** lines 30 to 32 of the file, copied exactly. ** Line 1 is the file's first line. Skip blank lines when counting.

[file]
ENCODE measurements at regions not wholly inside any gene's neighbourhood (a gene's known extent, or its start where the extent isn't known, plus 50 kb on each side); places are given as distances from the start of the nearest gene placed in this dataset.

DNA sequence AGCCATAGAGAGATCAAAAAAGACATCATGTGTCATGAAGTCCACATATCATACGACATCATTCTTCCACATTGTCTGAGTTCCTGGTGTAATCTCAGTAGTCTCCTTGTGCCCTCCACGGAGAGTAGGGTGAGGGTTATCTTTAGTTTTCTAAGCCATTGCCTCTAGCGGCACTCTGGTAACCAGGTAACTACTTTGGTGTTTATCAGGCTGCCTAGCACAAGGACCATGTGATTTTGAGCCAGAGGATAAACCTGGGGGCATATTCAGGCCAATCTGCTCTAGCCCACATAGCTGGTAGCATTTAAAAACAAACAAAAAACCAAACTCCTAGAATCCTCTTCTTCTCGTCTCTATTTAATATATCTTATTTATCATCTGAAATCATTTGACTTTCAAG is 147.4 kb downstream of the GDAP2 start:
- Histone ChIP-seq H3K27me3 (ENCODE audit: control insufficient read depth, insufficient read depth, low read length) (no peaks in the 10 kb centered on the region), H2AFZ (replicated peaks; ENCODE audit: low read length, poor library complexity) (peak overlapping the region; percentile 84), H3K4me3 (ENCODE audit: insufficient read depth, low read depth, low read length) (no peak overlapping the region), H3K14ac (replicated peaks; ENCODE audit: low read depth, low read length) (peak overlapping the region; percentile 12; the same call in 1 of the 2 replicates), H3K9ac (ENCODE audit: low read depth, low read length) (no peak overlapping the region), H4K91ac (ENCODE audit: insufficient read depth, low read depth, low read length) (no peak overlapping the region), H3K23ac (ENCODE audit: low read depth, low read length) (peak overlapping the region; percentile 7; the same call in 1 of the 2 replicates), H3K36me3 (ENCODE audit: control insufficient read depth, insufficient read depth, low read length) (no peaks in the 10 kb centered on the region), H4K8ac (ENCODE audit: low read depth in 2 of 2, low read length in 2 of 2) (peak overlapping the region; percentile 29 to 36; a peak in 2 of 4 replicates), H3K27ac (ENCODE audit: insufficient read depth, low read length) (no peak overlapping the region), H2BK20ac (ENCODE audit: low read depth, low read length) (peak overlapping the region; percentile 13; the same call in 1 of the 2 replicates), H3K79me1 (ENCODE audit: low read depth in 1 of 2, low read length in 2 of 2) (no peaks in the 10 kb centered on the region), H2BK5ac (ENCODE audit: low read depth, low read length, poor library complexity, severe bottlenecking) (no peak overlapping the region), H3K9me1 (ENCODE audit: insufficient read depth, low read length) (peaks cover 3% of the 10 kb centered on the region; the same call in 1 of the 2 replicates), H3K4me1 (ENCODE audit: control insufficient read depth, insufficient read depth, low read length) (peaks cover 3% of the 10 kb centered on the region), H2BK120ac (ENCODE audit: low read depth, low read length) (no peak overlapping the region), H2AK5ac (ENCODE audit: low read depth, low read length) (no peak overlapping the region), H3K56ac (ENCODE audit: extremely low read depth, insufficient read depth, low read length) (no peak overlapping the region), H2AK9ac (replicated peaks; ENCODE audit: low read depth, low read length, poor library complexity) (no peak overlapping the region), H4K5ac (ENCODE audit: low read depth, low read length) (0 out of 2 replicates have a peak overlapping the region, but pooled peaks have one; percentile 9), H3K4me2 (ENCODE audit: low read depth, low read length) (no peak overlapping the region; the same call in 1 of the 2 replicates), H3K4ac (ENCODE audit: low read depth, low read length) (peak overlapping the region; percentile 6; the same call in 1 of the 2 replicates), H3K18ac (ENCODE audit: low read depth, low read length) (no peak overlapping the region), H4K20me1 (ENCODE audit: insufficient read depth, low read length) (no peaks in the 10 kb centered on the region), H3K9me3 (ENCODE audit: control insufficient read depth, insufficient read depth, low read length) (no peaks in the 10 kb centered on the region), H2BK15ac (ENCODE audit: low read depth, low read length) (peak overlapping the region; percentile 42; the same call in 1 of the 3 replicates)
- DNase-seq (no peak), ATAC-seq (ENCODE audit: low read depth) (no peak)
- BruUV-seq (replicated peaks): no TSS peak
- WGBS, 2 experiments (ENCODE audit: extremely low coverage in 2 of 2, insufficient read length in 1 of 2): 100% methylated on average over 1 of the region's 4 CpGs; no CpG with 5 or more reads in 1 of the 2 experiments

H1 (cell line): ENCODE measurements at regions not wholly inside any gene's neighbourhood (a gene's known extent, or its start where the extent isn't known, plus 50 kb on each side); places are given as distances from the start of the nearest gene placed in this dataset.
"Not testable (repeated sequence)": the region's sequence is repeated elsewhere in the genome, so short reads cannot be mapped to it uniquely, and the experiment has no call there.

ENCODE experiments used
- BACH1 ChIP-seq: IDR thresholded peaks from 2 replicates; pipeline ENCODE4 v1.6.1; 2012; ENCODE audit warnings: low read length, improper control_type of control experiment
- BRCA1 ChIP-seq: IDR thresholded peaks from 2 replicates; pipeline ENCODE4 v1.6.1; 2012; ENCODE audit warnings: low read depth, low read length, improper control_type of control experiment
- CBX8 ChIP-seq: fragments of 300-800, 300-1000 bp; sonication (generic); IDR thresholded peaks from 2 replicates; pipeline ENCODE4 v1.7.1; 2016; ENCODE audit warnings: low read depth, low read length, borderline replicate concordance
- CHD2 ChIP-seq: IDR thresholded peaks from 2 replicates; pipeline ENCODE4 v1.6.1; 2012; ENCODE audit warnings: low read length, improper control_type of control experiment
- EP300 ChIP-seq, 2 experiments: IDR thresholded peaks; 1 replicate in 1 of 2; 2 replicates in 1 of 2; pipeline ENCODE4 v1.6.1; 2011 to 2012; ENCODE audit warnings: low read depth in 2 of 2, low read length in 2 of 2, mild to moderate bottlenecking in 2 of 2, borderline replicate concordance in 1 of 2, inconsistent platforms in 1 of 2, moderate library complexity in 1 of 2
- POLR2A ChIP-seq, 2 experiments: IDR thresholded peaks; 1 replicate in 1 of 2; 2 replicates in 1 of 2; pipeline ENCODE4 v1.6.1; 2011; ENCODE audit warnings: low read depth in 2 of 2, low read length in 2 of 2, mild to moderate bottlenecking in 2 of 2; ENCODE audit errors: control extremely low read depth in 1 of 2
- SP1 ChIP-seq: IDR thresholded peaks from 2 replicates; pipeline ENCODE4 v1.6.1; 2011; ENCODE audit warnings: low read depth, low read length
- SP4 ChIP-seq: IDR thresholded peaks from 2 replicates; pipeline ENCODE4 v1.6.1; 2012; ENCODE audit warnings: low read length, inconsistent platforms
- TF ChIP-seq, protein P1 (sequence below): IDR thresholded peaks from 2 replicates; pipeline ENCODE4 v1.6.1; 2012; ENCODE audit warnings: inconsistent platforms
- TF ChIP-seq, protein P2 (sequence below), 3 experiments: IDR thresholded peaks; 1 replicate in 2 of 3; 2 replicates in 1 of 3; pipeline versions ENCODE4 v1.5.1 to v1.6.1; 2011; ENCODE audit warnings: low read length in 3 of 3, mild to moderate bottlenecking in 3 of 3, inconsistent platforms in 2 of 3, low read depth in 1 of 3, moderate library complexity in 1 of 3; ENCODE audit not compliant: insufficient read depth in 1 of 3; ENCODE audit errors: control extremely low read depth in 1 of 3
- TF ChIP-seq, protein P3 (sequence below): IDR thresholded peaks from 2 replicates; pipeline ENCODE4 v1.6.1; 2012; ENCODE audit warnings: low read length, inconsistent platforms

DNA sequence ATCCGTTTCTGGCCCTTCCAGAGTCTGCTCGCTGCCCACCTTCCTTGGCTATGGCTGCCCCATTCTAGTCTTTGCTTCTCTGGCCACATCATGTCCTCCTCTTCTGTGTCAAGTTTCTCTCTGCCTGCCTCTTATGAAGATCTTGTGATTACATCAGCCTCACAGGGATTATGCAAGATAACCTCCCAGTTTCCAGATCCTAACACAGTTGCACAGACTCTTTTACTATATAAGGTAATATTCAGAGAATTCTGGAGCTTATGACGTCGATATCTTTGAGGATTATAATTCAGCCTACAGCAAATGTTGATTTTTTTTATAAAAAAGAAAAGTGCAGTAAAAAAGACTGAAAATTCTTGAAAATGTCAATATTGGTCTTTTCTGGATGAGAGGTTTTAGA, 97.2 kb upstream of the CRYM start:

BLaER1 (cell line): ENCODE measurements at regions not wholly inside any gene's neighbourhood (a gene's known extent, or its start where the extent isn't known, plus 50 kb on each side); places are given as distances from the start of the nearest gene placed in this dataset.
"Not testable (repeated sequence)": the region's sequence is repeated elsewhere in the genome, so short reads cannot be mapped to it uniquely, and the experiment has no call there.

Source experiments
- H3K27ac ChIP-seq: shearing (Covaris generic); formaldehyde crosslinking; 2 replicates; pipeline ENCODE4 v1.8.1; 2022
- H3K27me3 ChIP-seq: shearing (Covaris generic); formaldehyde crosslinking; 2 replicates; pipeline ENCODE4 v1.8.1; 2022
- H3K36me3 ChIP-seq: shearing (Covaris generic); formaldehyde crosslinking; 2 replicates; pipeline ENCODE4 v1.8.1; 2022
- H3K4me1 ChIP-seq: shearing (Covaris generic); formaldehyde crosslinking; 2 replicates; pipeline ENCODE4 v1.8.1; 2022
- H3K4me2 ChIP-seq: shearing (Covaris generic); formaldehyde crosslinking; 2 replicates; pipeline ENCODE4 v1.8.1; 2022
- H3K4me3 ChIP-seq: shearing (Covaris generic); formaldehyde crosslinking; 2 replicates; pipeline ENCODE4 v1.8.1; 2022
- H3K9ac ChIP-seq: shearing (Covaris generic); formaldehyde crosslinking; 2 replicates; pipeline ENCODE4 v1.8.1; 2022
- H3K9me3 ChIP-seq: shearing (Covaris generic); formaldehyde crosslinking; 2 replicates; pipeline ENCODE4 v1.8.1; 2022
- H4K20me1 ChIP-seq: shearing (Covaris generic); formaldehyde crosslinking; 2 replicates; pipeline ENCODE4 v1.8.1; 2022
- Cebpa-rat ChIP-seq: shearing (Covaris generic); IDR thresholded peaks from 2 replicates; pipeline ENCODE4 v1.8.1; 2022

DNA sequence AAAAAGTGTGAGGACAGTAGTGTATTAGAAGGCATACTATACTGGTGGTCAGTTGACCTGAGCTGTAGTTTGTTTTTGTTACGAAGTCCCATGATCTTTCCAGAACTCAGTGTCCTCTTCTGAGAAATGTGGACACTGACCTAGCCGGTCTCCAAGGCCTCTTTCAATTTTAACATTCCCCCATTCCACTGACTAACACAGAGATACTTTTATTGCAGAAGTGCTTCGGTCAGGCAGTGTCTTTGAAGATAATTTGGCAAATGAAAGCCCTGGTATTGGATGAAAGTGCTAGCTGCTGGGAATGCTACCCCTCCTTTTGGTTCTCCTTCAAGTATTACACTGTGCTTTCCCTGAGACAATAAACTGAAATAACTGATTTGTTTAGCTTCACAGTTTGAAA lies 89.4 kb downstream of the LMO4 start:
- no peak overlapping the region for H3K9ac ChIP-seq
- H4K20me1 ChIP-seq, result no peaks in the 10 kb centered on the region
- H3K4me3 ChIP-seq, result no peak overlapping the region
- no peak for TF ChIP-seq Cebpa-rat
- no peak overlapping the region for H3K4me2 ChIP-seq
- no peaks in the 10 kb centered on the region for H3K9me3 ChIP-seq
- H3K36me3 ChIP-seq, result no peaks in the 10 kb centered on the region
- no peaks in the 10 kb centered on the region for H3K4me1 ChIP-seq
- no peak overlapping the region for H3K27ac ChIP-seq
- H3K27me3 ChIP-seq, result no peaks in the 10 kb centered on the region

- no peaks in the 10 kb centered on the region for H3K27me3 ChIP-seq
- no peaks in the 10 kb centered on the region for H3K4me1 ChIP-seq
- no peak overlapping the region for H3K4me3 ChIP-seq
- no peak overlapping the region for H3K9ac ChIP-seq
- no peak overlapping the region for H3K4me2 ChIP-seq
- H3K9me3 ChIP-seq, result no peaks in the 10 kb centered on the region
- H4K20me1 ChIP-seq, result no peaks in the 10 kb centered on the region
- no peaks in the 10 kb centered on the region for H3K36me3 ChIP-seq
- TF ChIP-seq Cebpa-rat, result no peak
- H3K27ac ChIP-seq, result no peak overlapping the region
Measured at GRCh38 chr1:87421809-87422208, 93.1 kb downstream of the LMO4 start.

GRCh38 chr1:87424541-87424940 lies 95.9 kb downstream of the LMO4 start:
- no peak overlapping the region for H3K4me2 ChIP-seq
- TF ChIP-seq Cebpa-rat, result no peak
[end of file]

- H3K4me3 ChIP-seq: shearing (Covaris generic); formaldehyde crosslinking; 2 replicates; pipeline ENCODE4 v1.8.1; 2022
- H3K9ac ChIP-seq: shearing (Covaris generic); formaldehyde crosslinking; 2 replicates; pipeline ENCODE4 v1.8.1; 2022
- H3K9me3 ChIP-seq: shearing (Covaris generic); formaldehyde crosslinking; 2 replicates; pipeline ENCODE4 v1.8.1; 2022